👟 Good Monday morning. It's Tax Day. The Boston Marathon begins at 10:02 a.m.
Illustration: Sarah Grillo/Axios
Axios' Alexi McCammond writes from Bowling Green that Ohio voters who have flipped between parties in past presidential elections and supported Donald Trump in 2016 now say their first choice in 2020 is ... Barack Obama.
That's the biggest takeaway from an Engagious/Focus Pointe Global focus group that Axios watched last week. The group included 12 swing voters, half of whom voted for Mitt Romney in 2012 and then flipped to Hillary Clinton in 2016, and half of whom went for Obama in 2012 and Trump in 2016.
Between the lines: All but two of the participants said their 2016 vote was a vote against the other candidate, not for the person they supported.
Christopher DiRando, a 24-year-old high school teacher, voted for Trump in 2016 but won't in 2020: "I just want to see a level-headed, competent person."
"The deep chill in U.S.-Russian relations is stirring concern ... that Washington and Moscow are in danger of stumbling into an armed confrontation that, by mistake or miscalculation, could lead to nuclear war," AP's Bob Burns writes.
Why it matters: "Unlike during the Cold War, when generations lived under threat of a nuclear Armageddon, the two militaries are barely on speaking terms."
What's new: "In a major ethical leap for the tech world, Chinese start-ups have built algorithms that the government uses to track members of a largely Muslim minority group," the N.Y Times' Paul Mozur writes.
Why it matters: "The practice makes China a pioneer in applying next-generation technology to watch its people, potentially ushering in a new era of automated racism."
When Tiger Woods, 43, put on the green jacket yesterday at Butler Cabin at Augusta National in Georgia, he said with for-the-ages Smart Brevity: "It fits."
The Masters was Woods' 15th major tournament victory and his first since June 2008, with a decade of pain and humiliation in between.
A lovely image, from AP columnist Tim Dahlberg:
Tweet du jour ... Tom Brady: "Running the numbers on how long it’ll take me to get to 15."
Children in the U.K. would no longer be able to "like" posts on Facebook and Instagram under strict rules planned by a data watchdog, the Information Commissioner's Office, The Times of London reports (subscription).
"The 16 planned requirements include a ban on 'nudge' tactics that encourage children to spend more time on apps, allowing companies to collect more data."
What's next: "The code is out for consultation until May 31."
Some people wore hoods as water dripped down from the ceiling of Studebaker Building 84, a former South Bend auto plant where Mayor Pete Buttigeig officially launched his presidential campaign, the Indianapolis Star reports.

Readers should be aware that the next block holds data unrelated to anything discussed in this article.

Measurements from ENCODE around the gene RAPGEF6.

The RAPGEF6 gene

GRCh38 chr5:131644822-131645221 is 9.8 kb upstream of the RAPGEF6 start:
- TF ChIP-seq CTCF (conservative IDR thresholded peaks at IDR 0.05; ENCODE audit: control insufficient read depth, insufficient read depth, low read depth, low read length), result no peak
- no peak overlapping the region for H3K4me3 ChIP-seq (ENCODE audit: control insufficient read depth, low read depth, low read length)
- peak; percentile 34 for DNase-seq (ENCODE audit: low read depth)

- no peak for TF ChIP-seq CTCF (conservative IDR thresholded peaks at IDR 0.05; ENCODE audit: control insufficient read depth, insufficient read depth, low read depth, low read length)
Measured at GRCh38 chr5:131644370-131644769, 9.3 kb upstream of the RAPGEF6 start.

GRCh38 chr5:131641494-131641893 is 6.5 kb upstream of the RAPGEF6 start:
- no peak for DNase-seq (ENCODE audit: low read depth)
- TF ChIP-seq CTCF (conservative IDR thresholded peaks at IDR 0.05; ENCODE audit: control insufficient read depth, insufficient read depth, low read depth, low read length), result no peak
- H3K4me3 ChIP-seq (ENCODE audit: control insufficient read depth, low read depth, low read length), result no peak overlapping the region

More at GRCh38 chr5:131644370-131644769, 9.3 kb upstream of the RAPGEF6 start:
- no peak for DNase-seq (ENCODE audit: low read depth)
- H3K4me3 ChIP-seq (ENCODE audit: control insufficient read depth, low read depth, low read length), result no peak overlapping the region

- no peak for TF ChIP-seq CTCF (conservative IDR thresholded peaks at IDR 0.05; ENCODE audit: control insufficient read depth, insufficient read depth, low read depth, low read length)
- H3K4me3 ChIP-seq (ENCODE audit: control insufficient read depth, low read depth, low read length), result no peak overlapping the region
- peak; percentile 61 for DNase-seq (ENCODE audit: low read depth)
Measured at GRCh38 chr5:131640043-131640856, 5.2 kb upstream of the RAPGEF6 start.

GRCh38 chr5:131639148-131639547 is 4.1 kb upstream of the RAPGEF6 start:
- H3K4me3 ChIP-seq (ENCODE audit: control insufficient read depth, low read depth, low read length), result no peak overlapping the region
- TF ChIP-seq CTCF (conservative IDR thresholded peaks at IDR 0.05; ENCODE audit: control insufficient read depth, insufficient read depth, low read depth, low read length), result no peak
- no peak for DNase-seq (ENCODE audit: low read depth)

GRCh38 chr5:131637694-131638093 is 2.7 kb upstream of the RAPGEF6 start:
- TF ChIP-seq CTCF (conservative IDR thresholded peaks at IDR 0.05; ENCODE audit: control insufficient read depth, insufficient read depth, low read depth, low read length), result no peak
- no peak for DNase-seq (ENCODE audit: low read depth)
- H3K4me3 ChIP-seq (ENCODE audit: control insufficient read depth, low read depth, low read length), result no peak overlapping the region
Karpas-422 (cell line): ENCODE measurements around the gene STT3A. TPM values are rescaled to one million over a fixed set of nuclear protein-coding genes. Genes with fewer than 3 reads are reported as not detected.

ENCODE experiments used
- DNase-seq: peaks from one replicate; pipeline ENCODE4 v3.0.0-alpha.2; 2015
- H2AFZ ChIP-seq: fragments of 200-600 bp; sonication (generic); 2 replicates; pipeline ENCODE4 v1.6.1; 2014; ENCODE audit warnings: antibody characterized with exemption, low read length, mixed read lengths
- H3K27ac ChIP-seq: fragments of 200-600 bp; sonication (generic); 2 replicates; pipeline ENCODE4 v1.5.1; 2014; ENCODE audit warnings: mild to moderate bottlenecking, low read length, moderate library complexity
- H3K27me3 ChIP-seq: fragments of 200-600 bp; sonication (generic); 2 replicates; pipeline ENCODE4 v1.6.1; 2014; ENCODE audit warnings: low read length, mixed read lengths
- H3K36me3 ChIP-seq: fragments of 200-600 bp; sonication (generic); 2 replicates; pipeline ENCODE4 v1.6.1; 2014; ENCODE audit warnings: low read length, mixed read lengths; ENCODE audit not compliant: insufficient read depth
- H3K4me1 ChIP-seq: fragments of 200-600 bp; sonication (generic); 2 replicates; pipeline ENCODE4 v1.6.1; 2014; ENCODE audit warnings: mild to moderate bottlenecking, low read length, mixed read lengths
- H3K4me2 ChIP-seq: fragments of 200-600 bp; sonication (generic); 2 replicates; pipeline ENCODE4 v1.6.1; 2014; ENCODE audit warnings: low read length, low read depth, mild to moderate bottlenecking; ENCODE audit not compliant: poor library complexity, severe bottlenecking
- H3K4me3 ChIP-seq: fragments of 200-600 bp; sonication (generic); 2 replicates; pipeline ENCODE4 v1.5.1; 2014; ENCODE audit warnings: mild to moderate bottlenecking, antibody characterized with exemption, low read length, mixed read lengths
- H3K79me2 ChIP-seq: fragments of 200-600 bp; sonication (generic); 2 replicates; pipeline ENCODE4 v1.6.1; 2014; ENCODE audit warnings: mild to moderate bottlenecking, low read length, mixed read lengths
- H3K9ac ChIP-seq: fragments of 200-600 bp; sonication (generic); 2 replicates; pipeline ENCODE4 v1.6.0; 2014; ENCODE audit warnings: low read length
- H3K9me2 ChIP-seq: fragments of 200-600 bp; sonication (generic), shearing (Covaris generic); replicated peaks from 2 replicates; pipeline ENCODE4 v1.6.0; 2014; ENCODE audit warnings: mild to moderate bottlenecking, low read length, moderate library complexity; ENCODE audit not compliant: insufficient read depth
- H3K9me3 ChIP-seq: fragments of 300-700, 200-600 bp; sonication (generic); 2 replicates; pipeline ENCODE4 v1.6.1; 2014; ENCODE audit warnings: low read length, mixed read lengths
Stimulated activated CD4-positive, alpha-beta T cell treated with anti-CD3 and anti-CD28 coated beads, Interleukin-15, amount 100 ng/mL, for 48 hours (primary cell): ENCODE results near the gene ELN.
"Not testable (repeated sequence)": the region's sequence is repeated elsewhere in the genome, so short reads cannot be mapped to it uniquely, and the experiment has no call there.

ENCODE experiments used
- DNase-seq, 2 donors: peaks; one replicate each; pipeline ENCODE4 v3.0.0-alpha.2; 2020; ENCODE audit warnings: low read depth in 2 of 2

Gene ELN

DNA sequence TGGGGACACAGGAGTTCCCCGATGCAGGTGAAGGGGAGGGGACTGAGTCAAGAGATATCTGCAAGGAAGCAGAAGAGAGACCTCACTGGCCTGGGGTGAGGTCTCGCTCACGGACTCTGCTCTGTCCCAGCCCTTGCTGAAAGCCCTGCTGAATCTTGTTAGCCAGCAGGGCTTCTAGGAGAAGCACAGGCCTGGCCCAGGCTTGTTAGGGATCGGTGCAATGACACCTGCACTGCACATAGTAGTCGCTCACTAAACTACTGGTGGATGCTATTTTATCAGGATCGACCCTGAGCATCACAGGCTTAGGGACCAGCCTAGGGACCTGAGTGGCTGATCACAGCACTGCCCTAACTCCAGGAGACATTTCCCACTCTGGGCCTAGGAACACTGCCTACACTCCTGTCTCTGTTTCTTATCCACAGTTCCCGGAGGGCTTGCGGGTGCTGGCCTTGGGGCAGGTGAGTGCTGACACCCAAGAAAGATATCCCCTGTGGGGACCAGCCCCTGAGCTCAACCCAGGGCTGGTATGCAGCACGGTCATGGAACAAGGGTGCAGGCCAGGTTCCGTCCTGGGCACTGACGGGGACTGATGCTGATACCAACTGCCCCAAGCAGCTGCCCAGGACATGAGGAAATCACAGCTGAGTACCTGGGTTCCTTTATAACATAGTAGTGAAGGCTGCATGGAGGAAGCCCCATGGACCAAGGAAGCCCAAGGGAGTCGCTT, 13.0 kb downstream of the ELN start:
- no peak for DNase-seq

Buttigeig, 37, aiming to become the youngest president, and the first gay commander-in-chief, said:
Once in this city, we housed companies that helped power America into the twentieth century. Think of the forces that built the building we’re standing in now, and countless others like it now long gone. Think of the wealth created here. ...
And think of what it must have been like in 1963 when the great Studebaker auto company collapsed and the shock brought this city to its knees. Buildings like this one fell quiet, and acres of land around us slowly became a rust-scape ...
More people are moving into South Bend than we’ve seen in a generation. Thousands of new jobs have been added in our area, and billions in investment. There’s a long way for us to go. Life here is far from perfect. But we’ve changed our trajectory, and shown a path forward for communities like ours.
And that’s why I’m here today. To tell a different story than "Make America Great Again."
The 2020 Democrats "are spending too much time talking about esoteric issues like the Senate filibuster and the composition of the Supreme Court and not enough time speaking the language of workers, several union officials said."
Why it matters: "Those ideas may excite progressive activists, they said, but they risk alienating working-class voters."
Political and legal issues are at play:
"Billionaire Jack Ma again encouraged tech workers [in China] to embrace the industry’s extreme-overtime culture, defying a growing social media backlash," Bloomberg's Lulu Yilun Chen reports.
"The Alibaba Group Holding Ltd. co-founder once more endorsed the sector’s infamous 12-hours-a-day, six-days-a-week routine as de rigueur for passionate young workers."
A giant six-engine aircraft with the world's longest wingspan completed an initial flight over California's Mojave Desert, bringing to life a dream held by the late Microsoft co-founder Paul G. Allen, AP reports.
The aircraft is designed to carry as many as three satellite-laden rockets at a time under the center of its enormous wing, which stretches 385 feet — a longer wingspan than any other aircraft.
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